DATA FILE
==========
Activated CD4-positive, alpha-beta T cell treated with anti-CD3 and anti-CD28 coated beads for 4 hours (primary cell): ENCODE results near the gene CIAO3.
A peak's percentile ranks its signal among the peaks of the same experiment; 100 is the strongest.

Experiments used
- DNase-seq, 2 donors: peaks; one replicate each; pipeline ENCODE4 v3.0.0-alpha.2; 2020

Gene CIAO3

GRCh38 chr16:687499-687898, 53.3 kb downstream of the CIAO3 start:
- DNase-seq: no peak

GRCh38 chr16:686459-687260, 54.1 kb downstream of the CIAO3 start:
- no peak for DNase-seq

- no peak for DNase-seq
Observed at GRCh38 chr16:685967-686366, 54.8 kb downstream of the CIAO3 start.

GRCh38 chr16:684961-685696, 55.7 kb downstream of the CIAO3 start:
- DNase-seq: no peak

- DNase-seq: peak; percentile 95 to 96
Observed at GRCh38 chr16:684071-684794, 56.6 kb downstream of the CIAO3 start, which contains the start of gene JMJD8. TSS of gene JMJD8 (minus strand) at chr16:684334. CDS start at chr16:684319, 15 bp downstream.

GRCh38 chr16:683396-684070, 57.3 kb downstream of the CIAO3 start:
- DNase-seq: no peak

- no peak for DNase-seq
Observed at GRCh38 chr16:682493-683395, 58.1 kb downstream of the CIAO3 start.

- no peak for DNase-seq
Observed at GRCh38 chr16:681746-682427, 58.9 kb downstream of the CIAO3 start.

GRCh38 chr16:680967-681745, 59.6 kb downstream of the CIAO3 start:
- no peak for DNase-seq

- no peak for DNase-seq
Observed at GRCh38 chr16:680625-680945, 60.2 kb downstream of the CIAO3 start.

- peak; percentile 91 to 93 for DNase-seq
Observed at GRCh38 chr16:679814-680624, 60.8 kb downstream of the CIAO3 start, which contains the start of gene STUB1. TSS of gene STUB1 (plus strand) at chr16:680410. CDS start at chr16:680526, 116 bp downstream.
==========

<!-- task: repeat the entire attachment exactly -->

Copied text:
Activated CD4-positive, alpha-beta T cell treated with anti-CD3 and anti-CD28 coated beads for 4 hours (primary cell): ENCODE results near the gene CIAO3.
A peak's percentile ranks its signal among the peaks of the same experiment; 100 is the strongest.

Experiments used
- DNase-seq, 2 donors: peaks; one replicate each; pipeline ENCODE4 v3.0.0-alpha.2; 2020

Gene CIAO3

GRCh38 chr16:687499-687898, 53.3 kb downstream of the CIAO3 start:
- DNase-seq: no peak

GRCh38 chr16:686459-687260, 54.1 kb downstream of the CIAO3 start:
- no peak for DNase-seq

- no peak for DNase-seq
Observed at GRCh38 chr16:685967-686366, 54.8 kb downstream of the CIAO3 start.

GRCh38 chr16:684961-685696, 55.7 kb downstream of the CIAO3 start:
- DNase-seq: no peak

- DNase-seq: peak; percentile 95 to 96
Observed at GRCh38 chr16:684071-684794, 56.6 kb downstream of the CIAO3 start, which contains the start of gene JMJD8. TSS of gene JMJD8 (minus strand) at chr16:684334. CDS start at chr16:684319, 15 bp downstream.

GRCh38 chr16:683396-684070, 57.3 kb downstream of the CIAO3 start:
- DNase-seq: no peak

- no peak for DNase-seq
Observed at GRCh38 chr16:682493-683395, 58.1 kb downstream of the CIAO3 start.

- no peak for DNase-seq
Observed at GRCh38 chr16:681746-682427, 58.9 kb downstream of the CIAO3 start.

GRCh38 chr16:680967-681745, 59.6 kb downstream of the CIAO3 start:
- no peak for DNase-seq

- no peak for DNase-seq
Observed at GRCh38 chr16:680625-680945, 60.2 kb downstream of the CIAO3 start.

- peak; percentile 91 to 93 for DNase-seq
Observed at GRCh38 chr16:679814-680624, 60.8 kb downstream of the CIAO3 start, which contains the start of gene STUB1. TSS of gene STUB1 (plus strand) at chr16:680410. CDS start at chr16:680526, 116 bp downstream.